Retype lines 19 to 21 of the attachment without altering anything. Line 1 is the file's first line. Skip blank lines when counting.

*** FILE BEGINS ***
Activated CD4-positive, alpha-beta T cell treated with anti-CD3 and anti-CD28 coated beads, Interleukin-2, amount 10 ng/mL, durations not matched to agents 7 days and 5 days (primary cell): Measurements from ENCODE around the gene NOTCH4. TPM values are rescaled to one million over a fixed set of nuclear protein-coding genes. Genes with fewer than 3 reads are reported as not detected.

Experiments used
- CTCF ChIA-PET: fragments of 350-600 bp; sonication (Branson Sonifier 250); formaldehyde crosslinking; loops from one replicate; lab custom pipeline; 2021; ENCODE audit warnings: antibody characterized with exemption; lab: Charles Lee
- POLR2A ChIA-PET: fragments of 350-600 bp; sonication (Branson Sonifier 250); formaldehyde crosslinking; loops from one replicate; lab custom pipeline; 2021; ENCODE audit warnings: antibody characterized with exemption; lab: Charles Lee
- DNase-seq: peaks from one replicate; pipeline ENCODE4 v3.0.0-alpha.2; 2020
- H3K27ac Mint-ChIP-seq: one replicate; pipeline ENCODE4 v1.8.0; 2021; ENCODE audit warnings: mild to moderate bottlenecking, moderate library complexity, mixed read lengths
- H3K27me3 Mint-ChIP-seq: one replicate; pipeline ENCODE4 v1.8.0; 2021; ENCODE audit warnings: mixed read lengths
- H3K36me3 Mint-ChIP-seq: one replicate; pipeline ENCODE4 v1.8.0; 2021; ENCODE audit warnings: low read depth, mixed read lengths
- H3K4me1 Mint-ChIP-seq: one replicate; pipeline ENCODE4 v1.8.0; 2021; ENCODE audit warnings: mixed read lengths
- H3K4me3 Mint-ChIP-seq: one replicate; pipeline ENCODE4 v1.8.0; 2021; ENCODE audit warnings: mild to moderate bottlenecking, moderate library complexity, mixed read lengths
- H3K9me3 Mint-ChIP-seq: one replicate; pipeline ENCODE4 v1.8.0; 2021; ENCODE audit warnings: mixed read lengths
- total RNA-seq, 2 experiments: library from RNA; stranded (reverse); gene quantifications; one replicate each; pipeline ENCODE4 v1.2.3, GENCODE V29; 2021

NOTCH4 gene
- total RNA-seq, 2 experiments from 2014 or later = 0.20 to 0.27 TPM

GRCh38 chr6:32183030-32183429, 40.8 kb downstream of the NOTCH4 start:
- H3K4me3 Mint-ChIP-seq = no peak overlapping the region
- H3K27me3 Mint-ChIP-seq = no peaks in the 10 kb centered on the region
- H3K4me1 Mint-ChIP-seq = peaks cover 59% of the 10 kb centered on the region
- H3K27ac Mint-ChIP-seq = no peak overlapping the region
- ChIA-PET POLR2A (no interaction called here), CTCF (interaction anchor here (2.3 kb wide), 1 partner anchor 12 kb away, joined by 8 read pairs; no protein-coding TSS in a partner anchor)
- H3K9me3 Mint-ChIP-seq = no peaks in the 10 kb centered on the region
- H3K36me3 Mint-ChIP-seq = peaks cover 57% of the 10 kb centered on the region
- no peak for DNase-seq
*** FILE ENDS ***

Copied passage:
- H3K27ac Mint-ChIP-seq = no peak overlapping the region
- ChIA-PET POLR2A (no interaction called here), CTCF (interaction anchor here (2.3 kb wide), 1 partner anchor 12 kb away, joined by 8 read pairs; no protein-coding TSS in a partner anchor)
- H3K9me3 Mint-ChIP-seq = no peaks in the 10 kb centered on the region